2. 2 ensure the maintenance of transfers of wealth from society to the financial system. For authors of PEC 241-2016 no matter if it means the disintegration of the national society. In addition to undermining the interests of the vast majority of the population committing the education and health services, Michel Temer government tries to present as a solution to the financial crisis of the Brazilian state the pension reform arguing that the deficit of Social Security is huge and its structure unsustainable for years to come. It is a fallacy to justify the privatization of social security and care services, and allocate more resources to the financial sector. The social security deficit is a lie made true by performing accounting maneuvers that do not respect what the Brazilian Constitution stipulates. Correct, constitutionally, it is to consider the discussion on "Social Security System" and not on "Social Security" in which the latter is part of it. By Art. 194 of the Brazilian Constitution, Social Security System comprises an integrated set of actions initiated by the public authorities and society to ensure the rights to health, social security and social assistance. The Social Security System gets surpluses every year, according to a survey by the National Association of Tax Auditors of the Federal Revenue of Brazil (ANFIP). Data indicate that between 2008 and 2014, the surplus of Social Security System are beyond R$ 319 billion, distributed as follows: 2008, R$ 63,213 billion; 2010 R$ 53,828 billion; 2012, R$ 82,690 billion; 2013 R$ 76,214 billion; and 2014, R$ 53,892 billion. It is important to note that Social Security is part of Social Security System. Therefore, reducing the discussion only to Social Security is to want to hide the surplus of Social Security System. It is important to note that the Brazilian Constitution (Art. 195), Social Security System is financed by all of society, directly and indirectly, under the law, with funds from the government, businesses and workers. To complete its economic action, the Michel Temer government announced the fiscal target for 2017 that will have R$ 139 billion deficit. For 2016, the deficit planned by the federal government is R$ 170.5 billion, equivalent to just over 2.7% of GDP; given the target for 2017 would be 2.1% of GDP. It seems a great effort to reduce the damage, but it is still a disaster almost inevitable without a massive tax increase. The unfortunate is that while the Union budget intended 47% payment of interest and repayments of debt, education, health and work do not reach 4% each, culture receives 0.04% of the budget, citizenship rights 0.03% . There are over where to draw the country's wealth and transfer to the financial sector but to reduce spending on education, health and social security as recommended by the government Michel Temer. All this set of measures will not solve the economic and financial crisis of the government, and aggravate the economic crisis affecting the whole of Brazilian society whose solution will only come with the economic growth of the country. No Temer government measures points in this direction. Given the sharp drop in household consumption and business, investment from the private sector and government, the current situation would be to demand that the main focus of action of Michel Temer government should be: 1) to increase investment in infrastructure to boost the economic growth of Brazil; 2) to audit the public debt to know its real value; and 3) to renegotiate with creditors to reduce the annual costs of the payment of the public debt to get availability of public resources for investment. The Brazilian Logistics and Supply Chain Institute published in September 2011 text under the heading Infrastructure: current situation and planned investments in which estimated the necessary investments in ports (R$ 42.9 billion), railways (R$ 130.8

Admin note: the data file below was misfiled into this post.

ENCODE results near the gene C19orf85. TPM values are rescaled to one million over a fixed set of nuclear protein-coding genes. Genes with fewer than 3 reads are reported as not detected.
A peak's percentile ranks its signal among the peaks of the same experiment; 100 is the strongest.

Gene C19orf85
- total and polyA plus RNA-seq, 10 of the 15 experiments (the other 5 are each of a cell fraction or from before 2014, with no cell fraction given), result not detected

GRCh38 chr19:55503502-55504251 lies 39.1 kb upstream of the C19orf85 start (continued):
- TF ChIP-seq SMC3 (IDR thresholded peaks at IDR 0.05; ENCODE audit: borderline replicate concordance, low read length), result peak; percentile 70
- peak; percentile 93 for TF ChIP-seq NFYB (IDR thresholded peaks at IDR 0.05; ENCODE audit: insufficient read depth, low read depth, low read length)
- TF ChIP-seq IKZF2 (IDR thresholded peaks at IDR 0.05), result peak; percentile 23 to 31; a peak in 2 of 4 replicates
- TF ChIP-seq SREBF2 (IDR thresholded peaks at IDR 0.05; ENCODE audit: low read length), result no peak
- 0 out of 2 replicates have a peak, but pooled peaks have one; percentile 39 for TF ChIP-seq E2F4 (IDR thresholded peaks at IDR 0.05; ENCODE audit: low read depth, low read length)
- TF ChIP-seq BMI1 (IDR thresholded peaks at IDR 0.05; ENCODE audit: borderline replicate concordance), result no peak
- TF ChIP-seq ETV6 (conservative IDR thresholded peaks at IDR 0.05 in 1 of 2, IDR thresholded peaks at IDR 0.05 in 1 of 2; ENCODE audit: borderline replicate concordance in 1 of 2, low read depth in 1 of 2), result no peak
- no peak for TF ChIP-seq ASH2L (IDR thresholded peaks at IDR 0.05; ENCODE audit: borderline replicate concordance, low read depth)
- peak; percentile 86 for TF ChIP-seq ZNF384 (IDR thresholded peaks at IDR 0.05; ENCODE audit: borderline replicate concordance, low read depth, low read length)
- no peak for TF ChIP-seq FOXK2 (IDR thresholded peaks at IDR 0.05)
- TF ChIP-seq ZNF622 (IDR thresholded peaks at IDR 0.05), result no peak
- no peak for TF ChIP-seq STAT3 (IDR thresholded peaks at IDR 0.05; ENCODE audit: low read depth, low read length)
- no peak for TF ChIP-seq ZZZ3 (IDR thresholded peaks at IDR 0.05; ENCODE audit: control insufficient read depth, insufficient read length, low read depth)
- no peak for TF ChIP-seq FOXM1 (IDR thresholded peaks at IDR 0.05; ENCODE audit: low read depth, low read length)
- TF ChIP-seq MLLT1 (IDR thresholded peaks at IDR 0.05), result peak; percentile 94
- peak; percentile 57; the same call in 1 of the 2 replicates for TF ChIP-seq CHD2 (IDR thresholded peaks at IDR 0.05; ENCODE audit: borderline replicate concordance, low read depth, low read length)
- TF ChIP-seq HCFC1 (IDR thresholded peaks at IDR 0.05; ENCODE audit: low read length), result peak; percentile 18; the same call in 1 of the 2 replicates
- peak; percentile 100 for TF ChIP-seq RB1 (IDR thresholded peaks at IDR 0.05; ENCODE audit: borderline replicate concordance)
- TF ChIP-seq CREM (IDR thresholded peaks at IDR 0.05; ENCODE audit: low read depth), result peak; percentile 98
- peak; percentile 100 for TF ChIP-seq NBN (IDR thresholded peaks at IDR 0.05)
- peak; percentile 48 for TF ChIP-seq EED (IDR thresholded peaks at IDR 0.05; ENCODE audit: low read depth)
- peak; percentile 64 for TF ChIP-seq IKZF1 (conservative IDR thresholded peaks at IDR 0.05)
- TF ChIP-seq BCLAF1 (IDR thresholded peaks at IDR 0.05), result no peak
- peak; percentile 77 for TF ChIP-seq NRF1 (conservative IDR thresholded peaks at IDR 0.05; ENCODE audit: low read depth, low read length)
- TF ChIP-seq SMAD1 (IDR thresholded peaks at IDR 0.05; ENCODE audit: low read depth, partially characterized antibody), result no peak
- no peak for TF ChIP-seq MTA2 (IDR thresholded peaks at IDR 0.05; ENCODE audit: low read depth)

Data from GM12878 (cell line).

3. 3 billion) and roads (R$ 811.7 billion), totaling R$ 985.4 billion. Adding this value to the investments needed to waterways and inland ports (R$ 10.9 billion), airports (R$ 9.3 billion), energy sector (R$ 293.9 billion), oil and gas (R$ 75.3 billion), sanitation (R$ 270 billion) and telecommunications (R$ 19.7 billion) totaled R$ 1,664.5 billion. In turn, the health sector requires investments of R$ 83 billion per year reported on the website <http://noticias.r7.com/brasil/noticias/governo-precisa-investir-ao-menos-60-a- mais-para-melhorar-a-saude-no-brasil-20110921.html>, the education sector needs investment of R$ 16.9 billion / year for quality education in Brazil reported on the website <http://agenciabrasil.ebc.com.br/noticia/2013-09-14/apesar-de-mais-altos- investimentos-em-educacao-ainda-sao-mal-distribuidos-aponta-ocde> and the popular housing requires R$ 160 billion to eliminate the housing deficit reported on the website <http://www.cimentoitambe.com.br/deficit-habitacional-no-pais/>. The total investment in economic infrastructure (energy, transport and communications) and social (education, health, sanitation and housing) corresponds to R$ 1,924.4 billion, ie almost R$ 2 trillion. As the federal government and the domestic private sector does not have the resources for investment would be important to attract foreign capital with the adoption of public service concession policy. This initiative is urgently needed without which the recession will deepen in Brazil. * Fernando Alcoforado, member of the Bahia Academy of Education, engineer and doctor of Territorial Planning and Regional Development from the University of Barcelona, a university professor and consultant in strategic planning, business planning, regional planning and planning of energy systems, is the author of Globalização (Editora Nobel, São Paulo, 1997), De Collor a FHC- O Brasil e a Nova (Des)ordem Mundial (Editora Nobel, São Paulo, 1998), Um Projeto para o Brasil (Editora Nobel, São Paulo, 2000), Os condicionantes do desenvolvimento do Estado da Bahia (Tese de doutorado. Universidade de Barcelona, http://www.tesisenred.net/handle/10803/1944, 2003), Globalização e Desenvolvimento (Editora Nobel, São Paulo, 2006), Bahia- Desenvolvimento do Século XVI ao Século XX e Objetivos Estratégicos na Era Contemporânea (EGBA, Salvador, 2008), The Necessary Conditions of the Economic and Social Development-The Case of the State of Bahia (VDM Verlag Dr. Muller Aktiengesellschaft & Co. KG, Saarbrücken, Germany, 2010), Aquecimento Global e Catástrofe Planetária (P&A Gráfica e Editora, Salvador, 2010), Amazônia Sustentável- Para o progresso do Brasil e combate ao aquecimento global (Viena- Editora e Gráfica, Santa Cruz do Rio Pardo, São Paulo, 2011), Os Fatores Condicionantes do Desenvolvimento Econômico e Social (Editora CRV, Curitiba, 2012) and Energia no Mundo e no Brasil- Energia e Mudança Climática Catastrófica no Século XXI (Editora CRV, Curitiba, 2015).